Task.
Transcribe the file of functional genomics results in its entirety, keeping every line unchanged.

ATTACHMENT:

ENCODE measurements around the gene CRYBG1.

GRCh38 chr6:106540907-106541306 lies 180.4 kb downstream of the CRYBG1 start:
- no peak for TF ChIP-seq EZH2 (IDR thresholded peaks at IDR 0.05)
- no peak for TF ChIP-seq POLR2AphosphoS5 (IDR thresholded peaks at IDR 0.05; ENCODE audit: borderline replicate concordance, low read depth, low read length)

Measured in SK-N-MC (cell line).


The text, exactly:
ENCODE measurements around the gene CRYBG1.

GRCh38 chr6:106540907-106541306 lies 180.4 kb downstream of the CRYBG1 start:
- no peak for TF ChIP-seq EZH2 (IDR thresholded peaks at IDR 0.05)
- no peak for TF ChIP-seq POLR2AphosphoS5 (IDR thresholded peaks at IDR 0.05; ENCODE audit: borderline replicate concordance, low read depth, low read length)

Measured in SK-N-MC (cell line).